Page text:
• Skopje – A number of local travel agencies in Skopje also arrange transport to Thessaloniki daily by car or minibus. These generally leave around 05:00, and cost around €25 for a day return (returning at 17:00) or a single (i.e. €50 if you want to come back on a different day from when you leave) The travel agent at the back of the shopping mall by the Central Square arranges this departing from beside the Holiday Inn. Others depart from the bus station, or other locations around the city. Simeonidis tours, N⁰ 14, 26th October St. There is one bus daily departing for Thessaloniki from the central bus station in Skopje and it takes about 5 hr to Thessaloniki. It departs at 06:00. Reservations are recommended.
  • Sofia – There are at least four daily buses from Sofia, Bulgaria which pass through Thessaloniki, plus several non-daily. Prices are generally around 50BGN (€25). See here for more info.

The domestic flight network is quite extensive, with most flights provided by either Aegean Airlines, its regional subsidiary Olympic Air, or Astra Airlines, an operator of subsidized public-service-obligation flights to less frequently served destinations. Domestic connections are also partially seasonal, and encompass a range of Greek Islands.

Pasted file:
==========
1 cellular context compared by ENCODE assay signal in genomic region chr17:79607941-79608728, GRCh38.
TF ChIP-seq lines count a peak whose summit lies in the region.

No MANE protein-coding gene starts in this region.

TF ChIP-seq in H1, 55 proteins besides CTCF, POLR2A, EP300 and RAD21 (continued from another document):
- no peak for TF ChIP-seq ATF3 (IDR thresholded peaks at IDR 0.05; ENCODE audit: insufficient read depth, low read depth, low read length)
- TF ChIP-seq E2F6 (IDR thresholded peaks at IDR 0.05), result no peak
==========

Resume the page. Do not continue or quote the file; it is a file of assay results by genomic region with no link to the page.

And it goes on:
Apart from those, the majority of flights are charter and seasonal flights by holiday specialists. There is also substantial low-fare traffic by pretty much all major low-fare carriers in Europe, with Ryanair having a base at the airport and the largest number of connections out of those. When it comes to traditional international airlines, the airport is mainly served by those belonging to the Star Alliance, which also includes Aegean and Olympic, such as Austrian, Turkish and Swiss.

The airport is not as well served as the Athens airport, to which it is connected by multiple daily flights taking around 50 minutes, provided by multiple airlines. Aegean’s frequent shuttle flights are of particular interest, as they can be booked on a common ticket with an Aegean or other Star Alliance flight to other destinations in Europe and beyond.